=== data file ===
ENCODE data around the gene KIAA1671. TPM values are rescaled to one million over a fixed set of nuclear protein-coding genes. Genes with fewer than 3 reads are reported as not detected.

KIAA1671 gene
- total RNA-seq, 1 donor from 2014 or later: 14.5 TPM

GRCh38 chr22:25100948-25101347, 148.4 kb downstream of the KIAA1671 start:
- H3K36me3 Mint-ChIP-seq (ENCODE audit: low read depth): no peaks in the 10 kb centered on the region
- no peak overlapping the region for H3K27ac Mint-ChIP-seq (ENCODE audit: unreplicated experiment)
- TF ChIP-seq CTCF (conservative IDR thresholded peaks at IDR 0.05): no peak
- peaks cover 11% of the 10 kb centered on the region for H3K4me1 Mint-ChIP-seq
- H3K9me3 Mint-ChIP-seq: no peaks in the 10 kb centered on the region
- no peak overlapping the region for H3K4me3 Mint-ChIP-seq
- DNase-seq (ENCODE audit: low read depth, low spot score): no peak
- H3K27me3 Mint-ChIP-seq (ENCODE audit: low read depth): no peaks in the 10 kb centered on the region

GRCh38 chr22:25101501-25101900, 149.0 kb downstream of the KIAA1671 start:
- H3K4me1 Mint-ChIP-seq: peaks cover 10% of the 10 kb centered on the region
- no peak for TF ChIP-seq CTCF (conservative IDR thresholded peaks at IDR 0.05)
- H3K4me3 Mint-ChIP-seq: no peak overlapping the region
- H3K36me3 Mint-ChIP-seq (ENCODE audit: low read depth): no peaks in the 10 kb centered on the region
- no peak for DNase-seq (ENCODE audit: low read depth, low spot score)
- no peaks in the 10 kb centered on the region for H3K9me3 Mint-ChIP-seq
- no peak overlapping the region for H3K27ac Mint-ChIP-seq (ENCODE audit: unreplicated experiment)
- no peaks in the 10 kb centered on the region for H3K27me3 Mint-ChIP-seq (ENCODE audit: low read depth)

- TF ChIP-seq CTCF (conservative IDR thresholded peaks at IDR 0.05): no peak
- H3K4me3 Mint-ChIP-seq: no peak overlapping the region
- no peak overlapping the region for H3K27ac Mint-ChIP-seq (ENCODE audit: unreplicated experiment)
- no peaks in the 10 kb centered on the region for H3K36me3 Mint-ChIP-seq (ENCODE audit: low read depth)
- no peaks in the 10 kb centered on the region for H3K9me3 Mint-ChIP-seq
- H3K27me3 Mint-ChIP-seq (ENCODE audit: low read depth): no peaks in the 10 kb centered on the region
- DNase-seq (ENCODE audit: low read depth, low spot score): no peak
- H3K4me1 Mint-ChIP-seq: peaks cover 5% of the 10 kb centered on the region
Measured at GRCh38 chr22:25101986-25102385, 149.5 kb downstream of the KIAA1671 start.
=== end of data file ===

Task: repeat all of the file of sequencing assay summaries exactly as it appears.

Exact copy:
ENCODE data around the gene KIAA1671. TPM values are rescaled to one million over a fixed set of nuclear protein-coding genes. Genes with fewer than 3 reads are reported as not detected.

KIAA1671 gene
- total RNA-seq, 1 donor from 2014 or later: 14.5 TPM

GRCh38 chr22:25100948-25101347, 148.4 kb downstream of the KIAA1671 start:
- H3K36me3 Mint-ChIP-seq (ENCODE audit: low read depth): no peaks in the 10 kb centered on the region
- no peak overlapping the region for H3K27ac Mint-ChIP-seq (ENCODE audit: unreplicated experiment)
- TF ChIP-seq CTCF (conservative IDR thresholded peaks at IDR 0.05): no peak
- peaks cover 11% of the 10 kb centered on the region for H3K4me1 Mint-ChIP-seq
- H3K9me3 Mint-ChIP-seq: no peaks in the 10 kb centered on the region
- no peak overlapping the region for H3K4me3 Mint-ChIP-seq
- DNase-seq (ENCODE audit: low read depth, low spot score): no peak
- H3K27me3 Mint-ChIP-seq (ENCODE audit: low read depth): no peaks in the 10 kb centered on the region

GRCh38 chr22:25101501-25101900, 149.0 kb downstream of the KIAA1671 start:
- H3K4me1 Mint-ChIP-seq: peaks cover 10% of the 10 kb centered on the region
- no peak for TF ChIP-seq CTCF (conservative IDR thresholded peaks at IDR 0.05)
- H3K4me3 Mint-ChIP-seq: no peak overlapping the region
- H3K36me3 Mint-ChIP-seq (ENCODE audit: low read depth): no peaks in the 10 kb centered on the region
- no peak for DNase-seq (ENCODE audit: low read depth, low spot score)
- no peaks in the 10 kb centered on the region for H3K9me3 Mint-ChIP-seq
- no peak overlapping the region for H3K27ac Mint-ChIP-seq (ENCODE audit: unreplicated experiment)
- no peaks in the 10 kb centered on the region for H3K27me3 Mint-ChIP-seq (ENCODE audit: low read depth)

- TF ChIP-seq CTCF (conservative IDR thresholded peaks at IDR 0.05): no peak
- H3K4me3 Mint-ChIP-seq: no peak overlapping the region
- no peak overlapping the region for H3K27ac Mint-ChIP-seq (ENCODE audit: unreplicated experiment)
- no peaks in the 10 kb centered on the region for H3K36me3 Mint-ChIP-seq (ENCODE audit: low read depth)
- no peaks in the 10 kb centered on the region for H3K9me3 Mint-ChIP-seq
- H3K27me3 Mint-ChIP-seq (ENCODE audit: low read depth): no peaks in the 10 kb centered on the region
- DNase-seq (ENCODE audit: low read depth, low spot score): no peak
- H3K4me1 Mint-ChIP-seq: peaks cover 5% of the 10 kb centered on the region
Measured at GRCh38 chr22:25101986-25102385, 149.5 kb downstream of the KIAA1671 start.